Health claims associated with frozen deep fried snacks

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Frozen deep fried snacks-Health claims

Frozen deep-fried snacks have been linked to the following health risks: obesity, heart disease, diabetes, and cancer. The health risks may be caused by a combination of the types of food, the methods of cooking, and frozen food packaging. There are no available studies on frozen deep-fried snacks only Instead, the gathered information details frozen food health risks, fried food health risks, and red meat health risks. While most of the sources included are older than the 2-year Wonder standard, they contain the most up-to-date research available.


An article from 2010 states that Bisphenol A, which most people recognize as BPA, is a common chemical found in plastic and epoxy resin. These plastics are virtually everywhere, from CDs to baby bottles, and are even used in safety equipment. Epoxy resins are used to coat metal. According to a study performed by the Centers for Disease Control (CDC), 93% of Americans had significant levels of BPA exposure. This is worrisome, as BPA has been shown to affect the development of laboratory animals in the womb. There are ways for an individual to reduce exposure, however, such as avoiding plastic with an embossed “#7” on it, avoiding placing plastic containers in a microwave or dishwasher, or simply looking for labels that say “BPA free.” It is important to note that frozen food packaged in BPA-rich containers does not seem to be as hazardous to one’s health as food stored in epoxy resin-lined cans, especially if the food is not heated within the plastic.


Fried foods have shown direct correlations to a higher BMI, even after accounting for other diet and lifestyle choices. This is especially pronounced in individuals with a “genetic predisposition to obesity,” however studies show that “the genetic effect on BMI among those who ate fried foods more than four times a week was about twice as large compared with those who ate them less than once a week.”

Consumption of fried foods has been associated with hypertension, or high blood pressure. Hypertension is the cause of 9.4 million deaths around the world annually. All fried foods have been shown to increase this deadly risk, especially those that are fried in re-used vegetable oils or in oils containing trans fatty acids.
It is recommended to keep trans fatty acids to a minimum. While these trans fats occur naturally in some foods, such as meat and dairy, artificial trans fat comes from hydrogenated or partially hydrogenated oil. It is formed from hydrogen being added to liquid oil, in order to turn it solid. Trans fats increase the shelf life of food and are found often in fried foods. These fatty acids are notorious for introducing "bad" cholesterol into the body, which directly contributes to heart disease. To reduce the risk of heart disease associated with trans fatty acids, use cooking and frying oils that don’t contain partially hydrogenated oils.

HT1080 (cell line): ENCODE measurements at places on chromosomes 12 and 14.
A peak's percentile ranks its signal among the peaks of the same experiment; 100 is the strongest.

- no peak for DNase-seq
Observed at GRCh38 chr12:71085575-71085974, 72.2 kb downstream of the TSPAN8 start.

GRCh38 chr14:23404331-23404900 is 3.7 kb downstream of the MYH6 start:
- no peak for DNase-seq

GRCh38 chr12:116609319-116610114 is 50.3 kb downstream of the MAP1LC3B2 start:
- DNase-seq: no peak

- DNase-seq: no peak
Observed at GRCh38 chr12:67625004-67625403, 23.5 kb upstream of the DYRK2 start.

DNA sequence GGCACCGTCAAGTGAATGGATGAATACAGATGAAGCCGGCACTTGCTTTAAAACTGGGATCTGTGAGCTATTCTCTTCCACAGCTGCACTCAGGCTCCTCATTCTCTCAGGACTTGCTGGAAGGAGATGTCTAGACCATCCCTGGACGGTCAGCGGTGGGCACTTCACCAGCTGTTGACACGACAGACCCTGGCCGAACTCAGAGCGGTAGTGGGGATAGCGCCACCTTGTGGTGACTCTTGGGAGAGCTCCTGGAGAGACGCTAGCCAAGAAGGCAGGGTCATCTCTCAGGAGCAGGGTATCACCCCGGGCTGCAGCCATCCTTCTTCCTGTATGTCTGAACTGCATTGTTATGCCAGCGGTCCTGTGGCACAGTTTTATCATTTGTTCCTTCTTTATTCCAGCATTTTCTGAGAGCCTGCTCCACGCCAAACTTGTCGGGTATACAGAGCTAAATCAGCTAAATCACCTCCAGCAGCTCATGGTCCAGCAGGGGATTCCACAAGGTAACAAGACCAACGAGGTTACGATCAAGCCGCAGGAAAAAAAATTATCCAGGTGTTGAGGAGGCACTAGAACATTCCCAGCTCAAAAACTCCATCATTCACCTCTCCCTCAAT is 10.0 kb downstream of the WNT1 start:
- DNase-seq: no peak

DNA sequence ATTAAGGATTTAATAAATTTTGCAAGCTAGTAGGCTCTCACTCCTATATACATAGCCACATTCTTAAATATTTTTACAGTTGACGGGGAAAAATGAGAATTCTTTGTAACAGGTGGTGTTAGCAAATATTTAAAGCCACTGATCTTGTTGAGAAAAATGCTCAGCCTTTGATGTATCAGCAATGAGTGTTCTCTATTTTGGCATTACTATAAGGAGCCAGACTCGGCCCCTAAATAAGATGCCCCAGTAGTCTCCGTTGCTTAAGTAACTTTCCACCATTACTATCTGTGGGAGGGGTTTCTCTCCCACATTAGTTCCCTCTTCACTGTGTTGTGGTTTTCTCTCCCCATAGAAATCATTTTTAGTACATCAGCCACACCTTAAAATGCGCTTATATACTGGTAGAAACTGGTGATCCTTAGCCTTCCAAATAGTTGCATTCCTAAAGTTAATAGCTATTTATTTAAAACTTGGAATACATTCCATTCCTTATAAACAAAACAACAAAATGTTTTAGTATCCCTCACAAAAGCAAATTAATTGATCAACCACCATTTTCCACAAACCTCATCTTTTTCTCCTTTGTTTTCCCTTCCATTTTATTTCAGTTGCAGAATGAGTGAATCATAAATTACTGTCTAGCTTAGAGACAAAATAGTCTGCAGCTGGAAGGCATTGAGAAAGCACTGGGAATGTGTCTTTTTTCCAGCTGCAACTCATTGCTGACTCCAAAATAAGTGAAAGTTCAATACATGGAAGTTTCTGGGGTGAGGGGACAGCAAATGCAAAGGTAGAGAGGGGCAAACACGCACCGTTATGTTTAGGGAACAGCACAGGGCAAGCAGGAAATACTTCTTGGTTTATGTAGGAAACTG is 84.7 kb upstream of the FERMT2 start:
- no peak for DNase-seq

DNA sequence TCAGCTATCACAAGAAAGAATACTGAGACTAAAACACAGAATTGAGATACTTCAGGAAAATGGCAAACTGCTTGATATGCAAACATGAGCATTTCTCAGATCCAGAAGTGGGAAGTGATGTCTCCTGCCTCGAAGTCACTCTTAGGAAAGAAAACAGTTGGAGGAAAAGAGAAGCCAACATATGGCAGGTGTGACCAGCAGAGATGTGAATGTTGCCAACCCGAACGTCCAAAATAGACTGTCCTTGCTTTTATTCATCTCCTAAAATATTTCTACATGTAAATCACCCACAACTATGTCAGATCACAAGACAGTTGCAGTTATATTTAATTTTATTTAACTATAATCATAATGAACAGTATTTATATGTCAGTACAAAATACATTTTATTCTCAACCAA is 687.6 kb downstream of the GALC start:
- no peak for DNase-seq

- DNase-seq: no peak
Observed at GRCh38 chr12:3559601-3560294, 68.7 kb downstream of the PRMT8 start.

One study, including over 5,000 men and 8,500 women, concluded that a change in cooking method, such as switching from frying to boiling, significantly lowered the risk of hypertension and heart disease. This switch was also proven to lower obesity in men and women.

Diabetes, or the body’s inability to create enough or use insulin properly, causes a buildup of glucose, or blood sugar. It is a major factor in heart attack risk and can lead to blindness, renal failure, and even amputation of the extremities. Type 2 diabetes is especially found in those who are overweight, have hypertension, or those with high cholesterol. While diabetes can strike anyone, it is possible to lower the risks by a large margin by eating less salt, cholesterol, sugar, and trans fatty acids such as those often used in frying.

Cancer, especially prostate cancer, is shown to be linked to the regular consumption of fried foods. “Whether this risk is specific to deep-fried foods, or whether it represents risk associated with regular intake of foods exposed to high heat and/or other aspects of the Western lifestyle, such as fast food consumption, remains to be determined.”


Red meat, or any muscle meat of a mammal and processed meat, such as sausage, hot dogs, and canned meat, may contribute to cancer risk with the use of high-temperature cooking methods. Processed meats, especially, are associated with colorectal and stomach cancer, with inconclusive evidence. An analysis of 10 studies done on processed meat shows that for every 50 grams of meat eaten a day, the risk of colorectal cancer rises approximately 18%. While the risks associated with red meat are less evidenced, the currently accepted theory is that red meat can increase the risk of cancer by around 17% per 100 grams eaten daily.


Frozen and deep-fried snacks, as well as red and processed meats, have been linked to obesity, cancer, heart disease, and diabetes. These risks can be caused by any combination of cooking choices, packaging, and the type of food.